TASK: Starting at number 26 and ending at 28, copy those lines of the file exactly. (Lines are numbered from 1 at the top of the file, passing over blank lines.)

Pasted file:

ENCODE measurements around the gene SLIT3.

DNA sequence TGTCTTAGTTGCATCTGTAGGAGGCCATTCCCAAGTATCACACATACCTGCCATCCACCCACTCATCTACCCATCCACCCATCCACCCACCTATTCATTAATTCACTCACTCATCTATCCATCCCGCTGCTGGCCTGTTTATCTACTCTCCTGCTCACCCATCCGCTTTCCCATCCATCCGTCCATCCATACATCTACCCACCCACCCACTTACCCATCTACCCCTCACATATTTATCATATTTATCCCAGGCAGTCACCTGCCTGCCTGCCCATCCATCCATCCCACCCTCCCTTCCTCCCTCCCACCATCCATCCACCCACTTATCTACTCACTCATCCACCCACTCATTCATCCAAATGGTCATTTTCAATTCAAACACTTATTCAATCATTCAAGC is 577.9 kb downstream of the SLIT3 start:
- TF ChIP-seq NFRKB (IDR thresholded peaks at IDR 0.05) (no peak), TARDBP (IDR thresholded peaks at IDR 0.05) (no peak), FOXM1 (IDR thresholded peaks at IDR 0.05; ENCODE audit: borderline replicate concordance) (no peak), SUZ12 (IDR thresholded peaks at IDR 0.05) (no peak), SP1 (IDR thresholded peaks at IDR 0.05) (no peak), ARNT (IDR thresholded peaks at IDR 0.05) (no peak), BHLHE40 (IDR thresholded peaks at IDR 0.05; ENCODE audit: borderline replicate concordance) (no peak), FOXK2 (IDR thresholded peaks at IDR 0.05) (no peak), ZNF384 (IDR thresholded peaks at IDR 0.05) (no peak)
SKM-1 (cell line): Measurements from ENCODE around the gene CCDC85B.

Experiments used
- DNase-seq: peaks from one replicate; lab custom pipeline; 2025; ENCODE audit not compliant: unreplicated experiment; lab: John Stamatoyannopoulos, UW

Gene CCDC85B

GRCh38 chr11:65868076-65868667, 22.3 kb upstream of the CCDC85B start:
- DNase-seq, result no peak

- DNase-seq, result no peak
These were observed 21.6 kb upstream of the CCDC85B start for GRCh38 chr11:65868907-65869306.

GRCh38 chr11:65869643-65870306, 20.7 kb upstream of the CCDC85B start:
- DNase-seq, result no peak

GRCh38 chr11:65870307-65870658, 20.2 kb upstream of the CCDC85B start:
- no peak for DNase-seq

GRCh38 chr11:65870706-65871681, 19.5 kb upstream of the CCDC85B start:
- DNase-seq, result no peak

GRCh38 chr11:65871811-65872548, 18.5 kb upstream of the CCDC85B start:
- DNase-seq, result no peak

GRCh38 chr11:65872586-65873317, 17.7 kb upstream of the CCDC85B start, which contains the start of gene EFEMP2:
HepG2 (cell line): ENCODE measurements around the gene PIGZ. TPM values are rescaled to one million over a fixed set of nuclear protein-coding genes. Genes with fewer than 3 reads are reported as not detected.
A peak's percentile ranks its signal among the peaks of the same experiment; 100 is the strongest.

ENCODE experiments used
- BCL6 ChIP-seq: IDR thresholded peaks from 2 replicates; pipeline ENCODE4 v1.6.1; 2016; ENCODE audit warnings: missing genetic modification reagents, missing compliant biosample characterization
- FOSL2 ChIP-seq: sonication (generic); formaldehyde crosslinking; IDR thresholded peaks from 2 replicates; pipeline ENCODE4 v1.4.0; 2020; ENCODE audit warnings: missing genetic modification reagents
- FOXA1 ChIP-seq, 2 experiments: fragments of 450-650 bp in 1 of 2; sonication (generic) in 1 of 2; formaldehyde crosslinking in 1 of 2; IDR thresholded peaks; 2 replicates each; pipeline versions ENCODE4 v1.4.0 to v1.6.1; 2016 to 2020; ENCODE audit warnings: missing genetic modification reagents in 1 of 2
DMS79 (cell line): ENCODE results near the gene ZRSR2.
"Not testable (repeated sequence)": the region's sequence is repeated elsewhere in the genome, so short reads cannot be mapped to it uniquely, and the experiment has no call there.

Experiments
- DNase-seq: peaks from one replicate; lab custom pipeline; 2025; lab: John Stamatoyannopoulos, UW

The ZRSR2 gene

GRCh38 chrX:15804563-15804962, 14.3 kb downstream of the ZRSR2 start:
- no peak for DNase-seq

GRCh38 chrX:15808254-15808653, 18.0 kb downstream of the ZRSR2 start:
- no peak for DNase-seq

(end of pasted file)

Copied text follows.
- FOXA1 ChIP-seq, 2 experiments: fragments of 450-650 bp in 1 of 2; sonication (generic) in 1 of 2; formaldehyde crosslinking in 1 of 2; IDR thresholded peaks; 2 replicates each; pipeline versions ENCODE4 v1.4.0 to v1.6.1; 2016 to 2020; ENCODE audit warnings: missing genetic modification reagents in 1 of 2
DMS79 (cell line): ENCODE results near the gene ZRSR2.
"Not testable (repeated sequence)": the region's sequence is repeated elsewhere in the genome, so short reads cannot be mapped to it uniquely, and the experiment has no call there.